Sickle cell disease

Sickle cell disease is an inherited blood disorder. People with this disease have an abnormality in the hemoglobin molecules, which are located in the red blood cells. Someone has sickle cell disease when they inherit a certain abnormality in the gene for hemoglobin from both parents. Due to this abnormality, the red blood cell deforms when it does not bind enough oxygen and takes on the shape of a sickle. The symptoms often appear from the sixth month of life. Someone can also suddenly have an attack, also called a sickle cell crisis. The arms, legs, hands and feet may swell and hurt severely. In addition, a person may experience severe pain in the upper abdomen or shortness of breath.


Hemoglobin is a protein found in human red blood cells. The molecule is able to bind and transport oxygen or carbon dioxide. The hemoglobin molecules in a red blood cell absorb oxygen in the lungs. The red blood cell transports oxygen to the various tissues of our body, where it leaves the red blood cell. The tissues produce carbon dioxide, which can then bind to the hemoglobin. This is then transported back to the lungs, where we exhale the carbon dioxide again. In sickle cell disease there is an abnormality of the hemoglobin molecules, namely a point mutation of glutamic acid to valine on the beta chain of the molecule. This mutation causes red blood cells to clump together easily when there is little oxygen present. This can cause them to get stuck in small capillaries.

Sickle cell gene carrier

Everyone gets a zero for hemoglobin from both their father and mother. Sickle cell disease is an autosomal recessive disorder. This means that if someone inherits a mutated hemoglobin gene from both parents, that person will develop sickle cell disease. Both parents are then carriers of the sickle cell gene. Carriers themselves usually have no symptoms of the disease. Carrier status is fairly common among people from African countries, but also among people from the Middle East and people of Indian or Mediterranean descent, around 7 – 8%. This is because having an abnormal hemoglobin molecule protects against getting malaria. The malaria parasite cannot multiply properly in red blood cells with abnormal hemoglobin. Therefore, in areas where malaria is common, it is an evolutionary advantage and the gene is relatively common in these areas.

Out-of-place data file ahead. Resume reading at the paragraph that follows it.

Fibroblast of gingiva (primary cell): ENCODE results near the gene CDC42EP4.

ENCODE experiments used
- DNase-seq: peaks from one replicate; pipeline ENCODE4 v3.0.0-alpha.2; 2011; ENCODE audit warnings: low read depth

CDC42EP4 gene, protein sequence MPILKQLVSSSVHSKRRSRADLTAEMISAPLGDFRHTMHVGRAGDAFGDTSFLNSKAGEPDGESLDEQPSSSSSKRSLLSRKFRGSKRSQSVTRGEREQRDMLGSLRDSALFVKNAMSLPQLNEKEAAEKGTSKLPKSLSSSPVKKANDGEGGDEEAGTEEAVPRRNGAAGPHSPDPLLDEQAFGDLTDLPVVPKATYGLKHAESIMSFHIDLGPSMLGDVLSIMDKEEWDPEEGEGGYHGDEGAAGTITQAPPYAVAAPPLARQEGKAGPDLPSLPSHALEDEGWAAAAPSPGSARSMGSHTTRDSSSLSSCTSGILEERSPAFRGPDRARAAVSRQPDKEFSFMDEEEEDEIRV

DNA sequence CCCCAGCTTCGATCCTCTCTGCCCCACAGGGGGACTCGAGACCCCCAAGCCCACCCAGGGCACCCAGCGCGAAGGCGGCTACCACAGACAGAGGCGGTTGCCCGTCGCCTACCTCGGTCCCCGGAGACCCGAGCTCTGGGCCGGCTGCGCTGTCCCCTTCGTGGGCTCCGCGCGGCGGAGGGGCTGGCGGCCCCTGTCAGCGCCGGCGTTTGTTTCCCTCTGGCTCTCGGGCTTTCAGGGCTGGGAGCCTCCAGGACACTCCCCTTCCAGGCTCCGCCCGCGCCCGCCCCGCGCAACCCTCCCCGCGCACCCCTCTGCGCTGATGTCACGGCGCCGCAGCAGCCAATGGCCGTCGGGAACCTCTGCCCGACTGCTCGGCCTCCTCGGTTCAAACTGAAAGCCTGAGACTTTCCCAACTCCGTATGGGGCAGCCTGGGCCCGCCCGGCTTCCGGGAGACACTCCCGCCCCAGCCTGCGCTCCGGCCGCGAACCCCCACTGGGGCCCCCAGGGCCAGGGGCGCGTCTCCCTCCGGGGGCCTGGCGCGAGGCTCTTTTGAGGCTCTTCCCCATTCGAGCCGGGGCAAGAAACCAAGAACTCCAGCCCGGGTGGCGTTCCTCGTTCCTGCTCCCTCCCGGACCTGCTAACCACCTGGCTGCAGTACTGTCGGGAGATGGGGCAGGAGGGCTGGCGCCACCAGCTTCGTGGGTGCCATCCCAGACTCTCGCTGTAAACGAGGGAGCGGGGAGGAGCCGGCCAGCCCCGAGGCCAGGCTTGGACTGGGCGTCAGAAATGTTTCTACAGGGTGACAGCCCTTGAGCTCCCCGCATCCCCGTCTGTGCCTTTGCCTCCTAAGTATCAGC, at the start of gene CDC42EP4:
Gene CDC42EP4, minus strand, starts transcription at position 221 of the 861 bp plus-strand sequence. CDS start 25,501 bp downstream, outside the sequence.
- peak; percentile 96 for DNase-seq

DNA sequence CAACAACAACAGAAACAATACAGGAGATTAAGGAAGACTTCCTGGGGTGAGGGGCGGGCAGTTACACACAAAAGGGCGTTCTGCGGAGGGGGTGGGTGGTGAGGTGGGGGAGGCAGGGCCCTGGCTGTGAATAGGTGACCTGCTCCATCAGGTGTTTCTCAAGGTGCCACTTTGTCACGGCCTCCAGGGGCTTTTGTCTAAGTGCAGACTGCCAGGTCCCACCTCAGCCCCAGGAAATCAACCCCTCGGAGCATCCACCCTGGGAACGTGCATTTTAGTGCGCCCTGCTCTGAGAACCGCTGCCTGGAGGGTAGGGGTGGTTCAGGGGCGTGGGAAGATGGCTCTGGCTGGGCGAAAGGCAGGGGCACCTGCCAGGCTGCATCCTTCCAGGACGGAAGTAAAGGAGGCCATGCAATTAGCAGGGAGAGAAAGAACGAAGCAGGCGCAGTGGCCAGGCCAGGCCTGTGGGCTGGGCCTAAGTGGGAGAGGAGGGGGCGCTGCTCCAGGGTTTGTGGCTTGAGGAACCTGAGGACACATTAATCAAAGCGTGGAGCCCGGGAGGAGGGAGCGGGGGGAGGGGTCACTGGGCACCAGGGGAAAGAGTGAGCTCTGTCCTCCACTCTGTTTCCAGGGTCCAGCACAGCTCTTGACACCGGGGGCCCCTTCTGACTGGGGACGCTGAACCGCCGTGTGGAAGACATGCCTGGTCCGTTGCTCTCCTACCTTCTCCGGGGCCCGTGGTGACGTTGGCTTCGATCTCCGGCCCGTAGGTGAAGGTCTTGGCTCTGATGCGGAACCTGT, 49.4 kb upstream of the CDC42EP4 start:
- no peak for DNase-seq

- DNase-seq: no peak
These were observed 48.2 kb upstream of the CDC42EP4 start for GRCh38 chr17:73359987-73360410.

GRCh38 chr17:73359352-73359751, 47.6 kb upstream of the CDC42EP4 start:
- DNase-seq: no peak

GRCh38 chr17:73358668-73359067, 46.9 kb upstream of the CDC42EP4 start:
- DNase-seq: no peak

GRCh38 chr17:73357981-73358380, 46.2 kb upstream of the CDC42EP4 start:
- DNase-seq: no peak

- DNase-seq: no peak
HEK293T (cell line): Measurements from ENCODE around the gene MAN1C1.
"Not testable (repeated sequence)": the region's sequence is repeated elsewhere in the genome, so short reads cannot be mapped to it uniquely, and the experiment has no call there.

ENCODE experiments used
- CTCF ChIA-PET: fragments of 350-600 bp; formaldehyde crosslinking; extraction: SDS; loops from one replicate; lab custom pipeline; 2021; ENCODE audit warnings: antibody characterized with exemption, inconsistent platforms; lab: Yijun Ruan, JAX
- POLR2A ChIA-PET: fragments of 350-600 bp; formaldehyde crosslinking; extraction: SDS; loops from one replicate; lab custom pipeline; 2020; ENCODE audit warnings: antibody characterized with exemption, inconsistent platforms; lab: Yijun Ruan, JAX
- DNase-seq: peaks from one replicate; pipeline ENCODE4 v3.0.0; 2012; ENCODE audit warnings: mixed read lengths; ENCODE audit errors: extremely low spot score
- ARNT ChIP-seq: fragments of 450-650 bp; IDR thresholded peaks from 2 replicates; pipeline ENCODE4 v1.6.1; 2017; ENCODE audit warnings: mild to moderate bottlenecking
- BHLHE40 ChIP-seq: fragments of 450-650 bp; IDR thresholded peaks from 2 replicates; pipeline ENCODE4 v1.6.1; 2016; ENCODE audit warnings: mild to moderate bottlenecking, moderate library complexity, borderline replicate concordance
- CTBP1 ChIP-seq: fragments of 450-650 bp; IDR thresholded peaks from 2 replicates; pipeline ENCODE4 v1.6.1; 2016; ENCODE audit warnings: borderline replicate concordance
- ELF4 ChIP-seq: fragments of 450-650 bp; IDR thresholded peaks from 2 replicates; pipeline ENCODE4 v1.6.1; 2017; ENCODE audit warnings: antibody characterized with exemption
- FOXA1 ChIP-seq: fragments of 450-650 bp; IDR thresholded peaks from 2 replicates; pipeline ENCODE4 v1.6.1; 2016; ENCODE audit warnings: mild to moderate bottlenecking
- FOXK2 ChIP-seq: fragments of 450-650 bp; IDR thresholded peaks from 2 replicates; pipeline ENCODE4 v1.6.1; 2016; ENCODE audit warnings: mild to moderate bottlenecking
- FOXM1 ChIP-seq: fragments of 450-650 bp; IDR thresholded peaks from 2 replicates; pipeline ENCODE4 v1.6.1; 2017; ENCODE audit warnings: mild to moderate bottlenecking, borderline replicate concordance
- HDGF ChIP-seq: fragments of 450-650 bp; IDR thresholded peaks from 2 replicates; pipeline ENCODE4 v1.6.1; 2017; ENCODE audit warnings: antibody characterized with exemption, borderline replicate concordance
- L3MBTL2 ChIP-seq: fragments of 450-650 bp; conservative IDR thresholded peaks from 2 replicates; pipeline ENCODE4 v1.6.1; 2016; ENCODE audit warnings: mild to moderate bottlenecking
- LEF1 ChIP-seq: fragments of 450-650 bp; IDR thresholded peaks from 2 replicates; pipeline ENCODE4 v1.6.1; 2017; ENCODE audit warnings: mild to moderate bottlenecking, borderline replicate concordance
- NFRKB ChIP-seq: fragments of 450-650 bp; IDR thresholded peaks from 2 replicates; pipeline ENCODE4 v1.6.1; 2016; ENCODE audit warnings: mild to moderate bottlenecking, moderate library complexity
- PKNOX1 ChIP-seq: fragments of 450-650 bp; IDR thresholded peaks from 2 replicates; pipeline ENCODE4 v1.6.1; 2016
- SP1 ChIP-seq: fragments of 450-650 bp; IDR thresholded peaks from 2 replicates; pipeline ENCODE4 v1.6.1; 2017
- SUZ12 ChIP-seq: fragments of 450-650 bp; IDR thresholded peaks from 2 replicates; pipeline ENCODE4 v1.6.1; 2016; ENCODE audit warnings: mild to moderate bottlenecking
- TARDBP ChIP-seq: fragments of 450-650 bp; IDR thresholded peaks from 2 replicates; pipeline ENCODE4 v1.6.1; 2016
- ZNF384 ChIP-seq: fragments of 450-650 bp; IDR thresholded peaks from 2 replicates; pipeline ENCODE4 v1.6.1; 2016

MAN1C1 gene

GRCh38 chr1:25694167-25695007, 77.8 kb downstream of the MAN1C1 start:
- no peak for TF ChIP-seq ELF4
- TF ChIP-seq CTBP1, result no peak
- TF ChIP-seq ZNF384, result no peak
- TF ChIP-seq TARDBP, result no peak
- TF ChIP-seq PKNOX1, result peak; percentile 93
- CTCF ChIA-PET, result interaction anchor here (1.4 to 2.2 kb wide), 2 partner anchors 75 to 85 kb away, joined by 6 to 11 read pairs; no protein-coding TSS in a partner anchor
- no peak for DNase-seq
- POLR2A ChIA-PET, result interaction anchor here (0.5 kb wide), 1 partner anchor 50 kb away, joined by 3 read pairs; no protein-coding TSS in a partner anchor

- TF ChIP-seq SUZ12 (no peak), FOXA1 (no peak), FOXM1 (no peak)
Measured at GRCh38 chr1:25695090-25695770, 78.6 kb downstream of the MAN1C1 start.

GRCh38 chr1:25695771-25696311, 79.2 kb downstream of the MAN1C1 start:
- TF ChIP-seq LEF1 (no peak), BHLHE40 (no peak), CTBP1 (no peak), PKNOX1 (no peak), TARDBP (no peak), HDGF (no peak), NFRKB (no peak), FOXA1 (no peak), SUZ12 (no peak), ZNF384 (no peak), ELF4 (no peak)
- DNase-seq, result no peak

Characteristic of sickle cell disease is chronic anemia. Sickle cells have a shorter lifespan than normal red blood cells. In addition, sickle cell disease can cause life-threatening crises. Due to the abnormalities in the hemoglobin, the red blood cells easily clump together and can get stuck in the small capillaries. This is often accompanied by severe pain or dysfunction of the organ in question. The pain is especially often present in the bones of the arms, legs, feet and hands and in the abdomen. Shortness of breath may also occur if the lungs are affected. This means that organs may not receive enough blood supply, which can cause them to become damaged. A crisis can be provoked by low oxygen concentrations, for example at high altitudes, fever, hypothermia and dehydration. Children with sickle cell disease are also at risk of dangerous infections because spleen function is disrupted by sickling of red blood cells in the spleen. The symptoms usually arise around the sixth month of life, because during this period the fetal hemoglobin, which works well, is slowly replaced by the hemoglobin molecules that adults have.

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